Hello i found that only register storage class is allowed in function.But it gives error when i mae it extern auto,extern static...

Hello i found that only register storage class is allowed in function.But it gives error when i mae it extern auto,extern static...


#include<stdio.h>
int sum( int ,int,int );
int main()
{
        int a=5,b=2,c=20;
        int d;
        d=sum(a,b,c);
        printf("c=%d",d);
}
int sum(static int a,register int b,extern int c)
{
        return a+b+c;
}
int c=20;

it shows error: storage class specified for parameter ā€˜aā€™
                 storage class specified for parameter ā€˜cā€™

Also as we know that int a; whenn we write it is same as auto int a;
means auto is the default
#include<stdio.h>
int sum( int ,int,int );
int main()
{
        int a=5,b=2,c=20;
        int d;
        d=sum(a,b,c);
        printf("c=%d",d);
}
int sum(auto int a,auto int b,auto int c)
{
        return a+b+c;
}
It also gives error !!!
please explain

If you know what the storage classes are and what they mean then it's fairly obvious that they're nonsensical when applied to function parameters. What semantics where you expecting?

First off, I DO NOT get an error with the second program using gcc 3.4.5 on Windows XP. What error do you get?

#include<stdio.h>
int sum( int ,int,int );
int main()
{
        int a=5,b=2,c=20;
        int d;
        d=sum(a,b,c);
        printf("c=%d",d);
}
int sum(auto int a,auto int b,auto int c)
{
        return a+b+c;
}

For the FIRST program, I have no idea what you are trying to accomplish. My guess is that neither does the compiler, so it gave you an error. For the "static" keyword, you use that when you want a value from the first call to the function to "hang around" for the second call to the function. An example might be if you wanted to keep a running total of the overall sum of three numbers. The following program might be useful.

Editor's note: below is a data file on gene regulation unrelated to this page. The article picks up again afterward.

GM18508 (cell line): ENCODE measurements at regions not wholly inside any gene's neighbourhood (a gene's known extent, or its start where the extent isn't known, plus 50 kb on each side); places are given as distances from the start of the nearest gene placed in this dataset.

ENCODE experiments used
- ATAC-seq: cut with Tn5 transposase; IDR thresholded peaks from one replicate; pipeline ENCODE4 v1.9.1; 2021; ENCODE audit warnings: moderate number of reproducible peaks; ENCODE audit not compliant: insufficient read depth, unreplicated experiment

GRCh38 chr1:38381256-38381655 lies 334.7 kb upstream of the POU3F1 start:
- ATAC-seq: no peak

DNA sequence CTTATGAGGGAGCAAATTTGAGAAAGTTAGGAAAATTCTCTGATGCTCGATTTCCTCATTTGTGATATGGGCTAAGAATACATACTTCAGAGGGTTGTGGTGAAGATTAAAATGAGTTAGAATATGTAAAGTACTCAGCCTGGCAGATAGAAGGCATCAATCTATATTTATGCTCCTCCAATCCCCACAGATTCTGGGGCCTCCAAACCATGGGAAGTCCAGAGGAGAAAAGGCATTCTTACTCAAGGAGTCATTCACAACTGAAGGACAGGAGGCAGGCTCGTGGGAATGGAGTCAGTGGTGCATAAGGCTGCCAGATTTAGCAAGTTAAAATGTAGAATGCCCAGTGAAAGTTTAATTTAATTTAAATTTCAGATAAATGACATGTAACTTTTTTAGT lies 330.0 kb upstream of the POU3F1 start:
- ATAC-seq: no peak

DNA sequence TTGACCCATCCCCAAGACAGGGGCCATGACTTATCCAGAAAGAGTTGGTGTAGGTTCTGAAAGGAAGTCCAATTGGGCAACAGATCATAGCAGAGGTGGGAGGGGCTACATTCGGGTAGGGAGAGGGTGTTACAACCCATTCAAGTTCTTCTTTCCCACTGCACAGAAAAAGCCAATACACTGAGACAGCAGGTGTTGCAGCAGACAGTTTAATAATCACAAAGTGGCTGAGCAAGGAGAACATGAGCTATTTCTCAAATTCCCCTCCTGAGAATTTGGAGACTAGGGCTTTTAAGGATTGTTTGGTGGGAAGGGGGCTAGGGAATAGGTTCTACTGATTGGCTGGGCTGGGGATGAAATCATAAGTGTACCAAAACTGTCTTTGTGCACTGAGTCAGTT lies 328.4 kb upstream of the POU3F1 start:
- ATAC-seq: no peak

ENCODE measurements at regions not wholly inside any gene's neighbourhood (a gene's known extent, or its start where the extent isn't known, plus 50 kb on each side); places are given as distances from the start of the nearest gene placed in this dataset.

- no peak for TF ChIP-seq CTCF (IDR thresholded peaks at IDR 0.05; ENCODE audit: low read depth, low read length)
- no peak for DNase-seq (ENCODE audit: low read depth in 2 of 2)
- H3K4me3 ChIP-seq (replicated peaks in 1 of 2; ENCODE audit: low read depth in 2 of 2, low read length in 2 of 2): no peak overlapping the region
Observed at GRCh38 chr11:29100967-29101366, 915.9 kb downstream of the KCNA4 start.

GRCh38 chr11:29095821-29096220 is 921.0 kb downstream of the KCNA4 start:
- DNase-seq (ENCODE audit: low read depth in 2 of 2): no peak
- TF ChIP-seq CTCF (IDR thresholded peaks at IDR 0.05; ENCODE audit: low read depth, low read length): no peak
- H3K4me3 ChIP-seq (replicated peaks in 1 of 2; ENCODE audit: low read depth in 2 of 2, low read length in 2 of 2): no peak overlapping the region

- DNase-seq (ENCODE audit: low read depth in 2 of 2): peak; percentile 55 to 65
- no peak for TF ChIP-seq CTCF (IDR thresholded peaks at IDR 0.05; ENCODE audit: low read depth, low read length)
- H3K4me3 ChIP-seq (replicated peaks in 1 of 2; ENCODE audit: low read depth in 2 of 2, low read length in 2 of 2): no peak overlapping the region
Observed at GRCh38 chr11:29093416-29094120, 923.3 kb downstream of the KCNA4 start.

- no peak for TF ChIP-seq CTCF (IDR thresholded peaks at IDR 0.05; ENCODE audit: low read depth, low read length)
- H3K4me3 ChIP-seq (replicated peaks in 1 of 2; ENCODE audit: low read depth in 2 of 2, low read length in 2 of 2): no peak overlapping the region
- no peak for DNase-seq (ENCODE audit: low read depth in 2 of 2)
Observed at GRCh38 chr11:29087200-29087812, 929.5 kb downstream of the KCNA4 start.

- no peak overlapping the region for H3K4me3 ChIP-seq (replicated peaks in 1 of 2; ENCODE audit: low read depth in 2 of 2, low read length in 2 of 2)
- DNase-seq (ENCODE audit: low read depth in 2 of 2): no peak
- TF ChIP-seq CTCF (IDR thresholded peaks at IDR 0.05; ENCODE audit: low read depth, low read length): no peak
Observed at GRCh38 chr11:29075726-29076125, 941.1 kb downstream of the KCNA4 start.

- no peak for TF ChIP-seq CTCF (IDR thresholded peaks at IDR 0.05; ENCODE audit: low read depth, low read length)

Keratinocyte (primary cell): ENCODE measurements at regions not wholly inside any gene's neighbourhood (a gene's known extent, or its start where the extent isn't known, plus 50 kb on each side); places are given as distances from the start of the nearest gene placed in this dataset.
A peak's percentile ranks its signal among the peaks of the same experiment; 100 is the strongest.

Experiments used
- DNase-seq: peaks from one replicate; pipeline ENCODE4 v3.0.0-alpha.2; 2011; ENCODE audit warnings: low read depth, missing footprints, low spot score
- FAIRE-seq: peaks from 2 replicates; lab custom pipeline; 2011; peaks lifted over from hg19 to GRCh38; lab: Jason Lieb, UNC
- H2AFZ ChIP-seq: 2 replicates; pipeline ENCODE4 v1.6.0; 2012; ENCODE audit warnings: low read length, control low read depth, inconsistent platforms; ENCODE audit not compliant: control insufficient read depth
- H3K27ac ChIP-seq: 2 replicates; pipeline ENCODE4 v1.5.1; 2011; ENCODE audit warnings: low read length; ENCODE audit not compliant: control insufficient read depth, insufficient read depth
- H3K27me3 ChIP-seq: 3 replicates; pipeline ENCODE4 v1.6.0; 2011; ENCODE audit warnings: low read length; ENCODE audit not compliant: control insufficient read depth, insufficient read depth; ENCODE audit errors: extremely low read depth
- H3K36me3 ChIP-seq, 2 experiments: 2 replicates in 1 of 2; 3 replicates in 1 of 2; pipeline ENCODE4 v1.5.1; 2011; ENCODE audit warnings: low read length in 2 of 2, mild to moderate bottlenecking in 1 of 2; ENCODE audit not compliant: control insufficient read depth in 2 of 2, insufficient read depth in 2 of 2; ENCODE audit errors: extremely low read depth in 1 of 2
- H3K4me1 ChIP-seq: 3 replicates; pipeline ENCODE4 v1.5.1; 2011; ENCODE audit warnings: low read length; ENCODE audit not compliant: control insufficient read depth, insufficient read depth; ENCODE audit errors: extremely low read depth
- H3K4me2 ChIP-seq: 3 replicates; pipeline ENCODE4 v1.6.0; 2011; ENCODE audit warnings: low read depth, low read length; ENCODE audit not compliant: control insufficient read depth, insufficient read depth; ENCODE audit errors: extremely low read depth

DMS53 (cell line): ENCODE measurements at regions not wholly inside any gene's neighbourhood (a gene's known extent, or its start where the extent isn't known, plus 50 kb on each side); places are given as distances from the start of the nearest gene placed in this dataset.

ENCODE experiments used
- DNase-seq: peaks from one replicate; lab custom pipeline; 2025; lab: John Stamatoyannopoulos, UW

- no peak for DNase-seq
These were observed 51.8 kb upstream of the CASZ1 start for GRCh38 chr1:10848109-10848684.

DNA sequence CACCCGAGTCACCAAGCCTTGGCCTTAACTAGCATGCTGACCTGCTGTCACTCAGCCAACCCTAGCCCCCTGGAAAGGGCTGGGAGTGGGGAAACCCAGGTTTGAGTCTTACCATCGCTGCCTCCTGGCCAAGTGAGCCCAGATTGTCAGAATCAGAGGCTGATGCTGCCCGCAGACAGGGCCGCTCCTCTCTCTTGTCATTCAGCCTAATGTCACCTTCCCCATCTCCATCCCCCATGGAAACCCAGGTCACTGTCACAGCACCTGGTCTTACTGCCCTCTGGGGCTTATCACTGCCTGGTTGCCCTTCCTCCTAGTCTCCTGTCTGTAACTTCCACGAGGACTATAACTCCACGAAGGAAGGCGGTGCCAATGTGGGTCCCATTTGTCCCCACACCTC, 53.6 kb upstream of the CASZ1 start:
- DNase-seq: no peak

#include<stdio.h>
int sum( int ,int,int );
int main()
{
        int a=5,b=2,c=20;
        int d;
        d=sum(a,b,c);
        printf("c=%d",d);
        d=sum(a,b,c);
        printf("c=%d",d);
        d=sum(a,b,c);
        printf("c=%d",d);
}


int sum(int a, int b, int c)
{
    static int total = 0;
    total += (a + b + c);
    return total;
}

Maybe you work three days a week and a, b, and c are the number of hours you worked on days 1, 2, and 3, and you're interested in the cumulative time you've worked so far. That might be a legitimate use of the word "static". I've never seen "static" in front of the parameter name as you have it. Ditto "extern". My guess is the compiler has no idea what you're trying ti do with it, as I do not. As far as "register" goes, the compiler doesn't seem to have a problem with it. "register" is one of those optimization options you can use if you really understand things on a hardware level and want to use that knowledge to speed your program up. I've never used it myself and I imagine most mere mortals should not use it either.

With static & extern it will give error as for them at compile time memory allocated...
& for auto i think it may be compiler depended i m using gcc compiler in Linux.
i m getting erroe ...
Any way thanks

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